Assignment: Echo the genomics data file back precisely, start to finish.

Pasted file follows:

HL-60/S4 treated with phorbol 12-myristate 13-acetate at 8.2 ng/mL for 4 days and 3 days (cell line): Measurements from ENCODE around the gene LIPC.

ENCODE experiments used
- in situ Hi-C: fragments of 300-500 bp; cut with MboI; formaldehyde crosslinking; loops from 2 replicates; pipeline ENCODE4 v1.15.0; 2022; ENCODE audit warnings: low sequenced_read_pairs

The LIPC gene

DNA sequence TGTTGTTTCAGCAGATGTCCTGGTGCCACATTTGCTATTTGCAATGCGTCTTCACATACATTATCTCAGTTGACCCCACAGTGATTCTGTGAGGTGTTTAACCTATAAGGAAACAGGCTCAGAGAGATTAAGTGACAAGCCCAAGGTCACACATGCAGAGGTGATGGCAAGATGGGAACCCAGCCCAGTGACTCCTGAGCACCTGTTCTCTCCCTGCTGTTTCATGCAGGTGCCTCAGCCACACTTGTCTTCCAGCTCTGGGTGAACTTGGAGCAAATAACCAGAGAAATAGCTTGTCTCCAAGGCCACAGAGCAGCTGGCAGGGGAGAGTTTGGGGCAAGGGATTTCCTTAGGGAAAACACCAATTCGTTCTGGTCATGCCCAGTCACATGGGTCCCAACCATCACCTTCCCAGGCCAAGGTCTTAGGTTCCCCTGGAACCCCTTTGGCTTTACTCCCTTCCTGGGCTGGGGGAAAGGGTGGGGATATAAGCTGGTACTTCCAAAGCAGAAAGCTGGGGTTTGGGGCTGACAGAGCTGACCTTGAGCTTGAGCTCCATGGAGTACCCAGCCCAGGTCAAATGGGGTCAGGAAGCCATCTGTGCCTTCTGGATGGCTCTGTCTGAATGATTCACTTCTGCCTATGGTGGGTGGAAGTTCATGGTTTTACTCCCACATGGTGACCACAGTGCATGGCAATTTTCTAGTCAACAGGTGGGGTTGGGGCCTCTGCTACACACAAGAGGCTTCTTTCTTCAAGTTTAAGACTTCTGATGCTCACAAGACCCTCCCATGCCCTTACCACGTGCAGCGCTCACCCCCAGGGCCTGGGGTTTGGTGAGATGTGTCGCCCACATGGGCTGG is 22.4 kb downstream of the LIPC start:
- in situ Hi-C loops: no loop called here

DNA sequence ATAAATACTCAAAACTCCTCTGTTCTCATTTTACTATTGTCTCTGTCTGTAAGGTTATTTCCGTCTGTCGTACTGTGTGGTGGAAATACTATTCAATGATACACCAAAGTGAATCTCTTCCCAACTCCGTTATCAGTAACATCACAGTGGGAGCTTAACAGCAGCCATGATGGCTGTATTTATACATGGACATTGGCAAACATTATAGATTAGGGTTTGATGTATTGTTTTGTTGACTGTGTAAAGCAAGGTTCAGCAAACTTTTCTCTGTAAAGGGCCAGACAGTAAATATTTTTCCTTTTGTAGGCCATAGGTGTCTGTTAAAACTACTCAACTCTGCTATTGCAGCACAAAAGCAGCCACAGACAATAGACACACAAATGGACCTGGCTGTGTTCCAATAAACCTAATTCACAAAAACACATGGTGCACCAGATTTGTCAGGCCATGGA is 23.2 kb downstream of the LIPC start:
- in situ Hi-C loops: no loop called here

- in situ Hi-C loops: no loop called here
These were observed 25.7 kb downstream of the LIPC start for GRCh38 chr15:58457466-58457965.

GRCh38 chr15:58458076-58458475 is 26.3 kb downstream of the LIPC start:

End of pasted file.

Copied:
HL-60/S4 treated with phorbol 12-myristate 13-acetate at 8.2 ng/mL for 4 days and 3 days (cell line): Measurements from ENCODE around the gene LIPC.

ENCODE experiments used
- in situ Hi-C: fragments of 300-500 bp; cut with MboI; formaldehyde crosslinking; loops from 2 replicates; pipeline ENCODE4 v1.15.0; 2022; ENCODE audit warnings: low sequenced_read_pairs

The LIPC gene

DNA sequence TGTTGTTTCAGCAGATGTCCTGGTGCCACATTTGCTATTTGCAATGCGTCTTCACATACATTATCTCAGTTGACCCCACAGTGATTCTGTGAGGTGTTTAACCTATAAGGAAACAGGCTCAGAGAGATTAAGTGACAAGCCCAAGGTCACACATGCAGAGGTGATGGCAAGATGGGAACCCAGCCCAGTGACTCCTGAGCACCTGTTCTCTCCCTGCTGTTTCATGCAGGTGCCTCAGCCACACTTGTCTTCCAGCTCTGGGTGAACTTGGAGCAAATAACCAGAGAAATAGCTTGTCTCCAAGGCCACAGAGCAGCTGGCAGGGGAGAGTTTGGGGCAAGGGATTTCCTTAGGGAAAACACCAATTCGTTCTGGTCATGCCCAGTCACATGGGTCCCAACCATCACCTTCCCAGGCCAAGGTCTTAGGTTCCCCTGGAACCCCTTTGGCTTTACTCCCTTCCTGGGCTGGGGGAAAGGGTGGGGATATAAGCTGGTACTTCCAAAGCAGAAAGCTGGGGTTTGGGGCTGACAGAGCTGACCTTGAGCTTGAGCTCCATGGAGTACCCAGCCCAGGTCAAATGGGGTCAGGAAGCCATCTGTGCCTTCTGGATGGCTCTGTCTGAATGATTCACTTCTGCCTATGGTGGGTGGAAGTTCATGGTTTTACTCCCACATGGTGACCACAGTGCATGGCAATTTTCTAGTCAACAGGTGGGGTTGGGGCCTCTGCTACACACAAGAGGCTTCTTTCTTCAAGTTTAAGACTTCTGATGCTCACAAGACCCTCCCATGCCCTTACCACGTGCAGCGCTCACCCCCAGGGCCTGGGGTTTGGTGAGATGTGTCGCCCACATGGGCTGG is 22.4 kb downstream of the LIPC start:
- in situ Hi-C loops: no loop called here

DNA sequence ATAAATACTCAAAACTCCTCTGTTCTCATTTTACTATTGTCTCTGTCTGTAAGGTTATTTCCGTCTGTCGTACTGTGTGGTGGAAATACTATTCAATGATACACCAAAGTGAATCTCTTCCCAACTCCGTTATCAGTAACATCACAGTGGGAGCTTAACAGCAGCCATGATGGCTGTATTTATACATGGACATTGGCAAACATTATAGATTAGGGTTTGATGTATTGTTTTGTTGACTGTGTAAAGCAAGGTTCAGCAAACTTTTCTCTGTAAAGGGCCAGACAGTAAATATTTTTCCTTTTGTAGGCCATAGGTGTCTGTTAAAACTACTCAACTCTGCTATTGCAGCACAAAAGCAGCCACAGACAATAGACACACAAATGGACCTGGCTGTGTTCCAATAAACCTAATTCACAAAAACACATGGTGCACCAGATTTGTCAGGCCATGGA is 23.2 kb downstream of the LIPC start:
- in situ Hi-C loops: no loop called here

- in situ Hi-C loops: no loop called here
These were observed 25.7 kb downstream of the LIPC start for GRCh38 chr15:58457466-58457965.

GRCh38 chr15:58458076-58458475 is 26.3 kb downstream of the LIPC start: